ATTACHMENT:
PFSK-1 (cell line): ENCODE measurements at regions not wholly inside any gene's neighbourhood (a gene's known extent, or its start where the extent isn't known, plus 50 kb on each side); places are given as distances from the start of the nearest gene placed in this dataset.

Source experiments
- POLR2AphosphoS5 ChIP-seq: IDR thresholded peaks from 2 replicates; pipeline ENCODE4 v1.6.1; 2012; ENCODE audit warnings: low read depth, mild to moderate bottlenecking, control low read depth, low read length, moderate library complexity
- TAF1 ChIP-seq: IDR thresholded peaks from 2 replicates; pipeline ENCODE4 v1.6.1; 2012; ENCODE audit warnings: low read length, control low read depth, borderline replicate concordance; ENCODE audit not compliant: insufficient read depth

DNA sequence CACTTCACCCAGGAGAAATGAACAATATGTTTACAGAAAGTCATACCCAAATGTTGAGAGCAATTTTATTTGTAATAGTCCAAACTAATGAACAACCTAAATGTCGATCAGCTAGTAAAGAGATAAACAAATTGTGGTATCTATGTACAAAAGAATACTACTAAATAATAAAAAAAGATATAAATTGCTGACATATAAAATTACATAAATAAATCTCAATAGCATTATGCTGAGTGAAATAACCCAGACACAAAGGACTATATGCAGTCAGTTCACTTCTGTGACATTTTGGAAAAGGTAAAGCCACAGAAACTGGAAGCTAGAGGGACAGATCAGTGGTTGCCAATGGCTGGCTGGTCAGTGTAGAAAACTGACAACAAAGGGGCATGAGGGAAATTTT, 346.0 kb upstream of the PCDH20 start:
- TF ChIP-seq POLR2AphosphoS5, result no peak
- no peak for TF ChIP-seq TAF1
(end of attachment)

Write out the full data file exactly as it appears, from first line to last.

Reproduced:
PFSK-1 (cell line): ENCODE measurements at regions not wholly inside any gene's neighbourhood (a gene's known extent, or its start where the extent isn't known, plus 50 kb on each side); places are given as distances from the start of the nearest gene placed in this dataset.

Source experiments
- POLR2AphosphoS5 ChIP-seq: IDR thresholded peaks from 2 replicates; pipeline ENCODE4 v1.6.1; 2012; ENCODE audit warnings: low read depth, mild to moderate bottlenecking, control low read depth, low read length, moderate library complexity
- TAF1 ChIP-seq: IDR thresholded peaks from 2 replicates; pipeline ENCODE4 v1.6.1; 2012; ENCODE audit warnings: low read length, control low read depth, borderline replicate concordance; ENCODE audit not compliant: insufficient read depth

DNA sequence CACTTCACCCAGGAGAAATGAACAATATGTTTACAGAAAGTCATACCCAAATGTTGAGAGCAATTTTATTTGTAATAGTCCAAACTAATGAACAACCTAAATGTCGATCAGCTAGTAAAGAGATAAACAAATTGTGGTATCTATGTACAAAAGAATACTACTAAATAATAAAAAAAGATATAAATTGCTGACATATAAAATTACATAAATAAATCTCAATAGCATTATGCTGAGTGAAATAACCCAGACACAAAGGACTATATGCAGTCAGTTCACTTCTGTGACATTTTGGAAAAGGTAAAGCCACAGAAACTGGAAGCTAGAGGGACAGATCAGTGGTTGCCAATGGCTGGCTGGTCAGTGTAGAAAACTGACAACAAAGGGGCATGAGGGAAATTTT, 346.0 kb upstream of the PCDH20 start:
- TF ChIP-seq POLR2AphosphoS5, result no peak
- no peak for TF ChIP-seq TAF1